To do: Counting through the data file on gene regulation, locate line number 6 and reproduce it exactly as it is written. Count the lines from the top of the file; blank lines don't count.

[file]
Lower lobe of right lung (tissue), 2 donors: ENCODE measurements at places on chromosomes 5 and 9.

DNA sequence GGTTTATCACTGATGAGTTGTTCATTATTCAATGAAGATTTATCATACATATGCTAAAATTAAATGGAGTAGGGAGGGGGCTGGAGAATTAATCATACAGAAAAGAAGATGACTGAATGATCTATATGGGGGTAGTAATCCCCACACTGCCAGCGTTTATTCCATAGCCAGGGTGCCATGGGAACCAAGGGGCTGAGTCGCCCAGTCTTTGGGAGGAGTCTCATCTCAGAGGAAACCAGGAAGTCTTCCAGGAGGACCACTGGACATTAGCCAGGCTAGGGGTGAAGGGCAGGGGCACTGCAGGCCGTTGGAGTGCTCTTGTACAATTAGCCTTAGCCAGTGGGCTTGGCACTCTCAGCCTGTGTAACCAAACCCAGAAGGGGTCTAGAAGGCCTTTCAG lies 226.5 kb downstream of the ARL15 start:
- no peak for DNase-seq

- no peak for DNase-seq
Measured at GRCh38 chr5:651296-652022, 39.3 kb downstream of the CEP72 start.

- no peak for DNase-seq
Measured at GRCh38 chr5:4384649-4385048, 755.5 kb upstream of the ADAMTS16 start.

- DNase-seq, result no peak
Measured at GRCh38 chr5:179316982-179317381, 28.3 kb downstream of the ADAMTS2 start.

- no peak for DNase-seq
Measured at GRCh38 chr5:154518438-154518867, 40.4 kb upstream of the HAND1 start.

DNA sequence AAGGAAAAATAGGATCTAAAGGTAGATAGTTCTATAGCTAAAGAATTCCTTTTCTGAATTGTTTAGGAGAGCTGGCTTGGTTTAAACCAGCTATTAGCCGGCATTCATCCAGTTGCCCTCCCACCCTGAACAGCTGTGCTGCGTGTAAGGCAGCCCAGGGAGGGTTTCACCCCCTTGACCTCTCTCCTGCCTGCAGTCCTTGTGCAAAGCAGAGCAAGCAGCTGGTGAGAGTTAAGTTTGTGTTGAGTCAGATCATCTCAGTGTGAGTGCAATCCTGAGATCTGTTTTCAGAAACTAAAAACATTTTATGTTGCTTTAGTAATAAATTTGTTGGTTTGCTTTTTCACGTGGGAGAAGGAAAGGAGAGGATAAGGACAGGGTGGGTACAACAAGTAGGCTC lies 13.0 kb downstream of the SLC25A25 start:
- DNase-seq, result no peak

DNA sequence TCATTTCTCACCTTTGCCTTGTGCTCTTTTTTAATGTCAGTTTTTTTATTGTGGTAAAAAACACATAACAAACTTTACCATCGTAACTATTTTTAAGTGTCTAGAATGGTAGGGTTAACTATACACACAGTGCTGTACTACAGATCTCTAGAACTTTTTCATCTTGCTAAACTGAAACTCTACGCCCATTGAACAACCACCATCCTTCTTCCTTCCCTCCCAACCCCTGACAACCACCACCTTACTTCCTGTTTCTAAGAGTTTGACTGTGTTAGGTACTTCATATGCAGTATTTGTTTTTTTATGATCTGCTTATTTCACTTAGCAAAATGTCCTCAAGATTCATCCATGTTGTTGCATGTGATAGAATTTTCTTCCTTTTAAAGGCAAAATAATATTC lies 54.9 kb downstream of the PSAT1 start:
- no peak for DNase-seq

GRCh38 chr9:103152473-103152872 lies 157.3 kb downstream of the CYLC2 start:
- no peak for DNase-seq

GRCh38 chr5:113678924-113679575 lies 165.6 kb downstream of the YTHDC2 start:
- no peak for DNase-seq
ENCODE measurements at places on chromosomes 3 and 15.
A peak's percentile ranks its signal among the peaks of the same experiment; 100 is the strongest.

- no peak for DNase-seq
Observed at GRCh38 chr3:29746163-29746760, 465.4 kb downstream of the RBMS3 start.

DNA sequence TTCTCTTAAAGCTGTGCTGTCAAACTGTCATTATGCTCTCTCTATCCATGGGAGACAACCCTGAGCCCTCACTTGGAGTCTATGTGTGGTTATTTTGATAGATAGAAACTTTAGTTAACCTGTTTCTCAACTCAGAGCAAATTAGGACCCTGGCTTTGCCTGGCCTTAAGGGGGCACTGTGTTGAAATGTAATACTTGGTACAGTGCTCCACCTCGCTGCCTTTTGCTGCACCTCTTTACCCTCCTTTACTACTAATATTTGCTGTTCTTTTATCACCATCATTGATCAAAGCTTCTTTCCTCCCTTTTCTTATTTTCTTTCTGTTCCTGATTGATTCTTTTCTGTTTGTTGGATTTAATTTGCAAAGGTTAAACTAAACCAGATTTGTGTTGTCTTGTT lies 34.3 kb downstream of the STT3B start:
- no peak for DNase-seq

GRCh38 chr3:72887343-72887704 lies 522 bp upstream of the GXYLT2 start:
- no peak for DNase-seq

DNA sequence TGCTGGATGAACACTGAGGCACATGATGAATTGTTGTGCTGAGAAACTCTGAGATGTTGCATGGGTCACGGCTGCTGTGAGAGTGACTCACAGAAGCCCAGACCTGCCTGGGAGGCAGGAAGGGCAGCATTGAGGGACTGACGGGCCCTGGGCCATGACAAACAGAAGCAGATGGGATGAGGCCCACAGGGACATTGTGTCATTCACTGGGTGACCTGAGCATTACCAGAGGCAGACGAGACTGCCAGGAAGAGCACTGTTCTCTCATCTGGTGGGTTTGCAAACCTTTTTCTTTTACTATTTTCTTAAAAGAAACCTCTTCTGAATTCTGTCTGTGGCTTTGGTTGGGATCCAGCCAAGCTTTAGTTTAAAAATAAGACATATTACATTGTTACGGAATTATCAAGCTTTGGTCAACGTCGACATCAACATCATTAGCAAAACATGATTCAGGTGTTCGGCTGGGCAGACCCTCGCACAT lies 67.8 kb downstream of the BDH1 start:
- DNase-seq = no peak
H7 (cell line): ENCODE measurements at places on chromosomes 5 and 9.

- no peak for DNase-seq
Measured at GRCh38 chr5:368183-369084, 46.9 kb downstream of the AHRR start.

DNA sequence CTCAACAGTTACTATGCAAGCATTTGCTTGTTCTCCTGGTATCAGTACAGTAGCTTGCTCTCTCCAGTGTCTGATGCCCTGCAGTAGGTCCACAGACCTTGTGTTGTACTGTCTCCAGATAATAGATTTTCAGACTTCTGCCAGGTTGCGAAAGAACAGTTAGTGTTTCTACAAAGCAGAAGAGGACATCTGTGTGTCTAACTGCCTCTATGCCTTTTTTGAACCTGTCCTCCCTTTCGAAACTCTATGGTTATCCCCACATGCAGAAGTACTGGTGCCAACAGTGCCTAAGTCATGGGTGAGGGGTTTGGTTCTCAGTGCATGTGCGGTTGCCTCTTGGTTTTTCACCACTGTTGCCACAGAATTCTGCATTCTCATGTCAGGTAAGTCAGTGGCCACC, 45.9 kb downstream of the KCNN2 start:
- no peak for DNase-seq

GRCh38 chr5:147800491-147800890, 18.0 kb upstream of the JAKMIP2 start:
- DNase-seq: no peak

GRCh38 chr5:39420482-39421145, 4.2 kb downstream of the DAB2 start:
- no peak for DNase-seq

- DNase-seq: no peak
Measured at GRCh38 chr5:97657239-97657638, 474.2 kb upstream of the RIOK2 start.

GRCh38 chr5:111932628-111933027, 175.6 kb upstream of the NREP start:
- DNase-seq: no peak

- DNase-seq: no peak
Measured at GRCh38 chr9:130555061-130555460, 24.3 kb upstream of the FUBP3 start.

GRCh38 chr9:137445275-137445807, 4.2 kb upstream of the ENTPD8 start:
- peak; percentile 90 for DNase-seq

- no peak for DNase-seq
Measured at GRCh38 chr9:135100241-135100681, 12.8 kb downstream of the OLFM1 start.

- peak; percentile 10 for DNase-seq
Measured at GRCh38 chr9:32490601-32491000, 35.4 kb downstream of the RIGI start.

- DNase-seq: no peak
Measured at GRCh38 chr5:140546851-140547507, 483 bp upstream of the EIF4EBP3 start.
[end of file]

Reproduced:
- no peak for DNase-seq